the basics.

There's a lot of terms you've probably heard thrown around and perhaps you're too embarassed to ask what they really mean. Well we're here to give you the details.

white privilege

Let me first suggest that you start here. White Privilege is not a new concept and this essay written by Peggy McIntosh, titled White Privilege: Unpacking the Invisible Knapsack, is a great place to begin. There is also a great article here that breaks down what White Privilege is in 10 examples and if you're a visual person, try either of these short Tik Tok videos here and here.

But to put it bluntly, white privilege is not based on your economic standing as some may believe. Ultimately, It’s getting to choose when and where you want to take a stand on things. It’s knowing that you and your race are safe because government bodies are going to protect you.


It’s having the benefit of the doubt, through being the more “humanised” race, due to consistent positive portrayals of you in the media. And it’s knowing that you can pretty much comfortably move through this world, having your needs readily met. In other words finding shampoo in Boots would be easy for you, and it wouldn’t be separated off in an ethnic hair section, if even there at all. 

white supremacy

White Supremacy is at the face of it an ideology that being white is superior to those of any other race. Whilst, that may seem extreme, it is not just about the KKK or National Front. 


White Supremacy culture effects all facets of our society. Perhaps, most prevalent in the media and education system. The white washing of these institutions promotes the ideology of White Supremacy through ensuring that the history we are taught and the news we see is continually perpetuated through a white lense and reinforces our racial interests and perspectives.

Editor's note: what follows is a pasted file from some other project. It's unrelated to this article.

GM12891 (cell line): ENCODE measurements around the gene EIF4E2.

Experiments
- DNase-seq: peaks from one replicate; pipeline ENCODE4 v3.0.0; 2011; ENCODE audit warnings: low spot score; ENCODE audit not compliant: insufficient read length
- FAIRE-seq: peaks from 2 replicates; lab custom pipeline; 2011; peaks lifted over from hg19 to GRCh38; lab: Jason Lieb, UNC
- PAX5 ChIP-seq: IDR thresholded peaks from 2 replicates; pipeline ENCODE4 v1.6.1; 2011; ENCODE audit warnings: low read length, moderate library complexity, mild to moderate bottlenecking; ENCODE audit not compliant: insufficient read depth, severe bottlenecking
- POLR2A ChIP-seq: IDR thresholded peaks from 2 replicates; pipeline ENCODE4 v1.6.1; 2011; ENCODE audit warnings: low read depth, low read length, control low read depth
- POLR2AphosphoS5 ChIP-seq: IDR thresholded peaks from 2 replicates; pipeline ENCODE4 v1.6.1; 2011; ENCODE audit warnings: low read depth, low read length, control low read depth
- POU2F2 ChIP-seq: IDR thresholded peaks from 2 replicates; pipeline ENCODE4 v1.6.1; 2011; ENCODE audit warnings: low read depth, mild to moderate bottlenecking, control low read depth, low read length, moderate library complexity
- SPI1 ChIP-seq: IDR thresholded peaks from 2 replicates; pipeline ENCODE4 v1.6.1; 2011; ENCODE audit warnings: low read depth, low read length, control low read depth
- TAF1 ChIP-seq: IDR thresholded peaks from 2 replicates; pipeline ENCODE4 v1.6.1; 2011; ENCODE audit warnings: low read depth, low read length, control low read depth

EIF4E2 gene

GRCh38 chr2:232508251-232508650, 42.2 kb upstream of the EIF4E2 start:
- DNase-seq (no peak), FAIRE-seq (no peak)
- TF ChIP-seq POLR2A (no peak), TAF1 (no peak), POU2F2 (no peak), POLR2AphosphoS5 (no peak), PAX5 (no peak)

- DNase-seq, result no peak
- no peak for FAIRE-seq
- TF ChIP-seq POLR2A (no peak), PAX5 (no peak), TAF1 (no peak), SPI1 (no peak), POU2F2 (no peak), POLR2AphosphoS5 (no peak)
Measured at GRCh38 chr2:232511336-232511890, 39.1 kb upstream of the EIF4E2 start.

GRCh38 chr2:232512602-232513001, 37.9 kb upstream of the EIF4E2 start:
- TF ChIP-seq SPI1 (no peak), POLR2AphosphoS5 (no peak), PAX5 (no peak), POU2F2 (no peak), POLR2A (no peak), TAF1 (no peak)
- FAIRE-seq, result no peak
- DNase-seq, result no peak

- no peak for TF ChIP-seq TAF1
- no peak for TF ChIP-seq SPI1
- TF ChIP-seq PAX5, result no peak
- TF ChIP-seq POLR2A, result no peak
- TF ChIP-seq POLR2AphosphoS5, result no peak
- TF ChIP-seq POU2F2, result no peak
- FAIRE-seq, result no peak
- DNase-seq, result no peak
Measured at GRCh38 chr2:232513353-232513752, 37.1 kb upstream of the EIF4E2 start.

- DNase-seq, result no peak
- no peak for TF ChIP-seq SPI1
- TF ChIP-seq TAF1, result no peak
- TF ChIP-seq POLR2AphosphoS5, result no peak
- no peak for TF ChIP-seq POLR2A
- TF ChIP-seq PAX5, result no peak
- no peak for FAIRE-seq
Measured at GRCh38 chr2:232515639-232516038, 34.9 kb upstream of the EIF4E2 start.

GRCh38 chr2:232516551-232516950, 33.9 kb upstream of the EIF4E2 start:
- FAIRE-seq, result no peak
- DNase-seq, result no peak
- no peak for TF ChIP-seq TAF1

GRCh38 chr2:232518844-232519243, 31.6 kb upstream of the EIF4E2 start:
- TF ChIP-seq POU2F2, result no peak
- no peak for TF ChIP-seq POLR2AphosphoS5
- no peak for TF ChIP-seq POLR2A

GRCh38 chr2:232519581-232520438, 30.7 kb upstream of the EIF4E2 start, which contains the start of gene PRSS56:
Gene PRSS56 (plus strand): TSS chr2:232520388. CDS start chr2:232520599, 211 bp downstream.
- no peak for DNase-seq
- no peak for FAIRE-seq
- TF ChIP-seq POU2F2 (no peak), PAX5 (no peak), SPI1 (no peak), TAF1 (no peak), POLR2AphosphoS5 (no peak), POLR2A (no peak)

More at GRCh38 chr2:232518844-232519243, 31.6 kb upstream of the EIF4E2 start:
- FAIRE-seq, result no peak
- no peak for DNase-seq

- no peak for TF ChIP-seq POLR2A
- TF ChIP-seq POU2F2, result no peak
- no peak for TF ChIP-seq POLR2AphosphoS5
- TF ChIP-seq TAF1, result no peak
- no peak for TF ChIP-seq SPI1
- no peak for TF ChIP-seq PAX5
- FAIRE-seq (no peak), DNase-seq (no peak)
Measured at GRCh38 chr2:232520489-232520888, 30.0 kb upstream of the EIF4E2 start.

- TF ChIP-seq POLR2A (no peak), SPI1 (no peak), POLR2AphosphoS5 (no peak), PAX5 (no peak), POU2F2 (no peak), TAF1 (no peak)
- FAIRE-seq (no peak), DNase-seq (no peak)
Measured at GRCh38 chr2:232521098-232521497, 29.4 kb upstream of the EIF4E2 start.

white feminism

Is White Supremacy’s sis. It is at it’s core the racist ideology that exists to promote the comfort and safety of middle class white women. It doesn’t have to think about race and in turn completely ignores Intersectionality. 


For example White Feminism, often is arguing for closing the Gender Pay Gap, but what it fails to acknowledge is that Black and Latina women are paid even less. 


It also makes the assumption that how white straight women experience misogyny is how all women experience misogyny. You often see this on panels at events talking about feminism, where no one on the panel is part of the BIPOC community. 


Finally it fails to address the fact that a white woman can often speak her mind and not be tarnished with the label of being “an angry white woman” unlike our Black sisters.

"White Supremacy will be strengthened not weakened if you give us the right to vote" - Carrie Chapman Catt - Suffragette Leader 


Yep that's what the Suffragette movement was built of off babe.



white fragility

You know when a black person brings up how racism has effected them, and you take it personally. That’s white fragility. Click here for a great article that explains it far better than I could.

But to keep it short and sweet, White Fragility is us, white people, making the hurt and experiences of Black people about us and our feelings and therefore, making it more difficult for BIPOC to have the conversation with us.

Take Ally Henny's White Fragility test.


Wikipedia defines it as -


"Intersectionality is a theoretical framework for understanding how aspects of a person's social and political identities might combine to create unique modes of discrimination. Intersectionality identifies injustices that are felt by people due to a combination of factors.”